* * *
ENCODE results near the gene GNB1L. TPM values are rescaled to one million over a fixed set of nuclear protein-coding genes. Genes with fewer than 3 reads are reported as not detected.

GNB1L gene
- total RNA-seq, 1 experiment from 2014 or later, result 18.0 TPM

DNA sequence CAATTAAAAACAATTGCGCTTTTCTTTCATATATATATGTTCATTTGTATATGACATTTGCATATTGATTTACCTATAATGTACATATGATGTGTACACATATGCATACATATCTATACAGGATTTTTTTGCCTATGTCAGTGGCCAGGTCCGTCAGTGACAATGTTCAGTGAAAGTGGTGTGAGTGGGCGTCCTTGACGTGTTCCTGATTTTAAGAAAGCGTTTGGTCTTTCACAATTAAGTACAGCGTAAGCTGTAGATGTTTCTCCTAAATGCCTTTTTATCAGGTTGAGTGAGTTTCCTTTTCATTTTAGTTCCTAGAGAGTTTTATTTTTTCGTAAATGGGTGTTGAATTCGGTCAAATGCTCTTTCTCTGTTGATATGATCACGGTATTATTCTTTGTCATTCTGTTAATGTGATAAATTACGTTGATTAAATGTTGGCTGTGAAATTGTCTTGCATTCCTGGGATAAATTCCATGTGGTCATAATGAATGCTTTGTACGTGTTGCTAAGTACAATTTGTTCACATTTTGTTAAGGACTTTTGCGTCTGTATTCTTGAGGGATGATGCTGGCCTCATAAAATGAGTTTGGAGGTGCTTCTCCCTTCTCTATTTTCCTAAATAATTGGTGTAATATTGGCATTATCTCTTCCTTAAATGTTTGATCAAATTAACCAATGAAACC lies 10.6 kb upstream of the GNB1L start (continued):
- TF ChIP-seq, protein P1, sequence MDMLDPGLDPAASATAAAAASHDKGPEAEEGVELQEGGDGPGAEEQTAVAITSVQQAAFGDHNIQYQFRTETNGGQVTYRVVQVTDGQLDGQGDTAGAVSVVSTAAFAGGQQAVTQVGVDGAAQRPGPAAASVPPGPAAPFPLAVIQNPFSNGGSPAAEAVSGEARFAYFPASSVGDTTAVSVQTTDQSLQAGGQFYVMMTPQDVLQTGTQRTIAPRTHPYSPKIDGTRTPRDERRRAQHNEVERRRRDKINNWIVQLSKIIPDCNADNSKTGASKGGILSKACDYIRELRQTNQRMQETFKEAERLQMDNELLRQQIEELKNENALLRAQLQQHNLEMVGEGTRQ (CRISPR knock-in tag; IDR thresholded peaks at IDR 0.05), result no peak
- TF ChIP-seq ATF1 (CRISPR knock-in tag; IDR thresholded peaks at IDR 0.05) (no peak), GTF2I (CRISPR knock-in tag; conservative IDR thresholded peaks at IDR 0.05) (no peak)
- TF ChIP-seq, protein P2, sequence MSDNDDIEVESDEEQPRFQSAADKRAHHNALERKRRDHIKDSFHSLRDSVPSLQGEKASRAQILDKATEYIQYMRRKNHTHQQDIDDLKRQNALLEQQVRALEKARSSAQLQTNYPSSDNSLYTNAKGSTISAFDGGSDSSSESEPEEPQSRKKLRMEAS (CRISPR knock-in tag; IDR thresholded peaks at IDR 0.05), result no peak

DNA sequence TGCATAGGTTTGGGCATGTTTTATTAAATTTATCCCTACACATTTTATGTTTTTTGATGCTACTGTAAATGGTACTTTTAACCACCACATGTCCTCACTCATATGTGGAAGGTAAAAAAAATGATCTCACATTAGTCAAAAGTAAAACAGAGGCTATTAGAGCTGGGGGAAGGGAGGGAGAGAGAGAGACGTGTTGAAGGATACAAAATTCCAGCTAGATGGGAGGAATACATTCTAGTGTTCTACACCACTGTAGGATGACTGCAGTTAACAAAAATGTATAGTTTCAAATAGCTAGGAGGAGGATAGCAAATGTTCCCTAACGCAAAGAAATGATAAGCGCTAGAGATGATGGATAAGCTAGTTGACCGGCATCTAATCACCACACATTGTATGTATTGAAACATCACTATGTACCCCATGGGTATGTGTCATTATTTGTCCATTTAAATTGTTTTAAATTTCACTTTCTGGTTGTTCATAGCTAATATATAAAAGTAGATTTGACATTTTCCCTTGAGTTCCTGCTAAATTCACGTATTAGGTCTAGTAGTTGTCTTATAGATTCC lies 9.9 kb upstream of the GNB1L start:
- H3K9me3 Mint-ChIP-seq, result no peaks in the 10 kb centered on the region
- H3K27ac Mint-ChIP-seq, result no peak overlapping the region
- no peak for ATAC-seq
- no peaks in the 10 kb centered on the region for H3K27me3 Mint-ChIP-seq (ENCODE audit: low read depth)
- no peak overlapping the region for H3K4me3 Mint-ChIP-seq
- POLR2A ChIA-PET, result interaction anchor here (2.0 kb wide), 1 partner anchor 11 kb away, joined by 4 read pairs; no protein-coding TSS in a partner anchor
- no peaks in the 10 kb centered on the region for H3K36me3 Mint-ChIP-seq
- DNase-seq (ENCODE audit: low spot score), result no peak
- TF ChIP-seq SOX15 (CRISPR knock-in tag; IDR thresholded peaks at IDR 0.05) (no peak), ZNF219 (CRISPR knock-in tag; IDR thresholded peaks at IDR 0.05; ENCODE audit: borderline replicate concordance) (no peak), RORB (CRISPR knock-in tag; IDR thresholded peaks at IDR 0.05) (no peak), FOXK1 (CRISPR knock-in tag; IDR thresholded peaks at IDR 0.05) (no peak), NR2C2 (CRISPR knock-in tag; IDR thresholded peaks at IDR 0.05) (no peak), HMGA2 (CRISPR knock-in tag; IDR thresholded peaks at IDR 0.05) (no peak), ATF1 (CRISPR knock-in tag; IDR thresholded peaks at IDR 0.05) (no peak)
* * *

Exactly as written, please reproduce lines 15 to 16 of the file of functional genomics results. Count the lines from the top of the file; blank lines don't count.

- no peaks in the 10 kb centered on the region for H3K36me3 Mint-ChIP-seq
- DNase-seq (ENCODE audit: low spot score), result no peak